The CRuby interpreter manages its memory in a complex and interesting way. Knowing about it can help you optimise your Ruby programs and also just generally understand what's going on.
Learn how Ruby encodes objects in memory and how to optimise for it.
After watching the video, here's a deeper (text) explanation of tiny, small and large Ruby objects in memory.
Ruby 'tiny' objects, such as integers and floating-point numbers are encoded directly into the 64-bit reference that would otherwise point to a value. What can those references contain? How are they encoded?
Nate Berkopec explains Ruby memory fragmentation and how it can waste your memory. He also tells you how to detect and avoid it.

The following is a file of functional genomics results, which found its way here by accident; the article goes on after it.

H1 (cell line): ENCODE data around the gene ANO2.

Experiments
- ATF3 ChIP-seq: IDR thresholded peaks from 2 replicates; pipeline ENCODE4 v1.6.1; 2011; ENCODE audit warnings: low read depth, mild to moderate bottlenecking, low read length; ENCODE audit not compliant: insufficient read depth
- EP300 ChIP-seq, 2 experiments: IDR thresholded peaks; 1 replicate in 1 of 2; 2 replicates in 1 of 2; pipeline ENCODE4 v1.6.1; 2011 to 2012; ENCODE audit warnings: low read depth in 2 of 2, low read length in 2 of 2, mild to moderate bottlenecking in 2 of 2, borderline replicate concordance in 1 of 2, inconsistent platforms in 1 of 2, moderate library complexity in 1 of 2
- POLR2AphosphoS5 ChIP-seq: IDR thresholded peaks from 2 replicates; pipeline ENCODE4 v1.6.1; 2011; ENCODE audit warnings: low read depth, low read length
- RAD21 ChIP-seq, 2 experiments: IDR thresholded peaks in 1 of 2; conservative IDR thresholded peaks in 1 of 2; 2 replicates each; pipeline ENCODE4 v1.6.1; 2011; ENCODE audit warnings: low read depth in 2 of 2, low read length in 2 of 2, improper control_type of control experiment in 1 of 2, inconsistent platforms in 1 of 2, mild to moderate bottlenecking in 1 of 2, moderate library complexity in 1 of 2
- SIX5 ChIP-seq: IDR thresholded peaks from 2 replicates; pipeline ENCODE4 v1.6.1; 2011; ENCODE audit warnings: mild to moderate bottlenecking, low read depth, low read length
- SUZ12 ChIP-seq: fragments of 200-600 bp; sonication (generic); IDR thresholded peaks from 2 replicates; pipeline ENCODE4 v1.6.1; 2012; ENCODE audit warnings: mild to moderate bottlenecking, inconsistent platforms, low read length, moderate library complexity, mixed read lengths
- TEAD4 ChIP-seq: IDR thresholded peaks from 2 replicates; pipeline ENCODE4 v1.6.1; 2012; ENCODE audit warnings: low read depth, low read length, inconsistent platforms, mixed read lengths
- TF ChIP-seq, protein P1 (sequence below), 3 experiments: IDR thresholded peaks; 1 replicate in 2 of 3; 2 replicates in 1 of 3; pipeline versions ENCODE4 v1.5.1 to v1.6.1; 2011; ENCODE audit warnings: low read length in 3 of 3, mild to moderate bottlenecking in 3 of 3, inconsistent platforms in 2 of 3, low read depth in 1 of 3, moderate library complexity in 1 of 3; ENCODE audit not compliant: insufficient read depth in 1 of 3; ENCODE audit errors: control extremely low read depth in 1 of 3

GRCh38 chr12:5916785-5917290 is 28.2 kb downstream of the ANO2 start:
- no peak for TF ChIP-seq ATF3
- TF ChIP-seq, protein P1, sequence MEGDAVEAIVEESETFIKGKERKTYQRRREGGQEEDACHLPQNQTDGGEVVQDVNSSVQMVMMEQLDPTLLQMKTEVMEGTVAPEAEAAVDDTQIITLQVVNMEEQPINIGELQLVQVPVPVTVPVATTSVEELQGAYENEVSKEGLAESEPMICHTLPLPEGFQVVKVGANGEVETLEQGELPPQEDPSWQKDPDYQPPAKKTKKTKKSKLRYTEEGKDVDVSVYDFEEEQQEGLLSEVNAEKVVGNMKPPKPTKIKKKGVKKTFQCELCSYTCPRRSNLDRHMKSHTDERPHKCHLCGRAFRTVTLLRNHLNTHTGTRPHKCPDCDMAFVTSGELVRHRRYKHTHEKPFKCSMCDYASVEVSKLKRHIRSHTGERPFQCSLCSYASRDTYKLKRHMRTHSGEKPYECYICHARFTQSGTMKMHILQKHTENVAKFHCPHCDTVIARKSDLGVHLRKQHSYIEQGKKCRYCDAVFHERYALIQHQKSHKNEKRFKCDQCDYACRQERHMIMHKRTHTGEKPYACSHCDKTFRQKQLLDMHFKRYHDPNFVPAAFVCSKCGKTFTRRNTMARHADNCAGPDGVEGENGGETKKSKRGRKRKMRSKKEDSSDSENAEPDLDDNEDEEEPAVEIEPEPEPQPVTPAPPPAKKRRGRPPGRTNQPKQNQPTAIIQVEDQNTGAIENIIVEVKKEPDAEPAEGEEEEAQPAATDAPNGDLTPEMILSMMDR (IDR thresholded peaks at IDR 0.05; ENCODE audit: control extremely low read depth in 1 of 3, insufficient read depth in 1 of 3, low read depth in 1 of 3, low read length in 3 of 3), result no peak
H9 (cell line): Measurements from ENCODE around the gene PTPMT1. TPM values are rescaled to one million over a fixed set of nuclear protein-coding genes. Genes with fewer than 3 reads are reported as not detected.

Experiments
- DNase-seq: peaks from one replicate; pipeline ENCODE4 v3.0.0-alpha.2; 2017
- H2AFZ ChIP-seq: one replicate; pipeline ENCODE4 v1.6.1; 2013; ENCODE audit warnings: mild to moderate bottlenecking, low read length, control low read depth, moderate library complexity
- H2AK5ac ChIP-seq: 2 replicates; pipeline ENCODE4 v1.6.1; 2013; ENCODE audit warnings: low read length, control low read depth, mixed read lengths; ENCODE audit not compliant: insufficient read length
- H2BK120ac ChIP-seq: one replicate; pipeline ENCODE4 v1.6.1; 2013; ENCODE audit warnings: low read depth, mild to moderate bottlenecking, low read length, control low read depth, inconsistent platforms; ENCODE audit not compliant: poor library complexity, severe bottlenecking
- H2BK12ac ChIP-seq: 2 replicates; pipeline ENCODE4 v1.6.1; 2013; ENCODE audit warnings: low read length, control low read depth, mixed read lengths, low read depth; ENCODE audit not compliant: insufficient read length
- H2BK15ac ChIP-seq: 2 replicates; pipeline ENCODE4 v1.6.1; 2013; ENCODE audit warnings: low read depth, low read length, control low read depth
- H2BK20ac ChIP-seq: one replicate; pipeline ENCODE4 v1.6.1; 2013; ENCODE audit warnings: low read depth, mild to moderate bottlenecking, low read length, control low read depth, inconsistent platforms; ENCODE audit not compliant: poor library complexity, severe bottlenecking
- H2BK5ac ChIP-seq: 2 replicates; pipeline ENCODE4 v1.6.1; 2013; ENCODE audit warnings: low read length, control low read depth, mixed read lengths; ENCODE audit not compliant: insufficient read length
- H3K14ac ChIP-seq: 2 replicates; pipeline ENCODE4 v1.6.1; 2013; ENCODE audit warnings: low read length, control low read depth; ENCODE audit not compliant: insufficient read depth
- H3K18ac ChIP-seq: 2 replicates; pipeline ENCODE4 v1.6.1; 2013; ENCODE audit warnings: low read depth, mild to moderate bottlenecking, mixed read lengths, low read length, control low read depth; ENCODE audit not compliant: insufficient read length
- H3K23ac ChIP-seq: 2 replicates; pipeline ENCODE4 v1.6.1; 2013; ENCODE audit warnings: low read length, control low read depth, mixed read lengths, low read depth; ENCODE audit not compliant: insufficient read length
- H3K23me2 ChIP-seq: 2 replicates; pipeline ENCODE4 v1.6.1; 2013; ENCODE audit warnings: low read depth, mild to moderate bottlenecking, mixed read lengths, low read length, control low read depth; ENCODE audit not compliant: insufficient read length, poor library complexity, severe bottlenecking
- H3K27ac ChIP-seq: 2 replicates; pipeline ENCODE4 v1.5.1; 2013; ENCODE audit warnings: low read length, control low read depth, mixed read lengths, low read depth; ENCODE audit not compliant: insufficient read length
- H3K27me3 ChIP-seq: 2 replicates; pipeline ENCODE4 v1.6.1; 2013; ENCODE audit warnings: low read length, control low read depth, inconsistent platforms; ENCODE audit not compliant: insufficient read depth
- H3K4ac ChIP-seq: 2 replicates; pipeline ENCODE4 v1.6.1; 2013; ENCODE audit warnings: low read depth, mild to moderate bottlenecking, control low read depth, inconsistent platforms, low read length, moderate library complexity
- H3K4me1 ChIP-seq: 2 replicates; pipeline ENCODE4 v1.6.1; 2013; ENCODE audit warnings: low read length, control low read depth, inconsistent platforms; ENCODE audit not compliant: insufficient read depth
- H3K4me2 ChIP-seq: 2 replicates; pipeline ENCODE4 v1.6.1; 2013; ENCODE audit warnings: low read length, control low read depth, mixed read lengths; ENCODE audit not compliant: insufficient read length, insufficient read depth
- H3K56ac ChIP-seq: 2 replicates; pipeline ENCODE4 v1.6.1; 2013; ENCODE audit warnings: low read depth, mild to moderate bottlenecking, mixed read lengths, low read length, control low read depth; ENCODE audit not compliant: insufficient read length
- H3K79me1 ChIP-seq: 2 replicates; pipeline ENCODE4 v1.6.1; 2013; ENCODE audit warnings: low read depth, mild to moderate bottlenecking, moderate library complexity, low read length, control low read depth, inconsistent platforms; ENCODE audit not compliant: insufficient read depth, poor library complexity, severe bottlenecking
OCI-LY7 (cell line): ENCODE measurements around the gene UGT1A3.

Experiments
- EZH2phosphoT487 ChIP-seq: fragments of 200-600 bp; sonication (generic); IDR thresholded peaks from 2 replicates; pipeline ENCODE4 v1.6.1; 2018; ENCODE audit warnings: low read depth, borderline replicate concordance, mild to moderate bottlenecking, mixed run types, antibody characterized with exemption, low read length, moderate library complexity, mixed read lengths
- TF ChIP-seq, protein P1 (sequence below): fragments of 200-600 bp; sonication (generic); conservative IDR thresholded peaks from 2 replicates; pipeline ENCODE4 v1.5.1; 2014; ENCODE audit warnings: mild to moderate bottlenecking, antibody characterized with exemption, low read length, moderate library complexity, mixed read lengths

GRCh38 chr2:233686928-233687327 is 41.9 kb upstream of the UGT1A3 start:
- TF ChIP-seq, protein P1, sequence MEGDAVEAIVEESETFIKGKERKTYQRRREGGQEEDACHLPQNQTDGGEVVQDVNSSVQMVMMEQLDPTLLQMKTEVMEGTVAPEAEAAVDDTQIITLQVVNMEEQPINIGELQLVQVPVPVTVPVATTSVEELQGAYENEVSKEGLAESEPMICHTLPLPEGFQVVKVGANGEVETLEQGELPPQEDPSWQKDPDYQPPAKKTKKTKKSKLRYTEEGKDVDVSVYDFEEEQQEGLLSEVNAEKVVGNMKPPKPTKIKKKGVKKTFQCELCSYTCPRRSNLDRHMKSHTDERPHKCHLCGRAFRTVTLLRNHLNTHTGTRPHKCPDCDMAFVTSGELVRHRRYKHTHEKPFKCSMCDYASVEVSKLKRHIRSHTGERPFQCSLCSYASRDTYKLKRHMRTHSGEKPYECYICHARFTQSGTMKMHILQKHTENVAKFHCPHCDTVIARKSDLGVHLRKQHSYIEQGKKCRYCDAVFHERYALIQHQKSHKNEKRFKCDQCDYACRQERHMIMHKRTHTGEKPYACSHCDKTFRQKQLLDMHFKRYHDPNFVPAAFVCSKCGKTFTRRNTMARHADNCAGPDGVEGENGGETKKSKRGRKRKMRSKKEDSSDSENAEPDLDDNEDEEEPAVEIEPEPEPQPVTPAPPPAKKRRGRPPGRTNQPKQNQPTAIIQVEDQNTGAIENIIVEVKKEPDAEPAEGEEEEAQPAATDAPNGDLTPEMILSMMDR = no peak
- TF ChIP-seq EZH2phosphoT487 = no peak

Ruby uses a normal system allocator for most of its memory. That means GCC's allocator, or you can configure another like TCMalloc or jemalloc. What are the performance implications? Should you do so? (Spoiler: yes)
Here, Nate Berkopec gives a lot of interesting tricks to reduce your memory usage in Ruby. Each shows you something about how Ruby's memory system operates.
Ruby allows you to configure a lot of its memory handling with environment variables. Which variables? What do they do?
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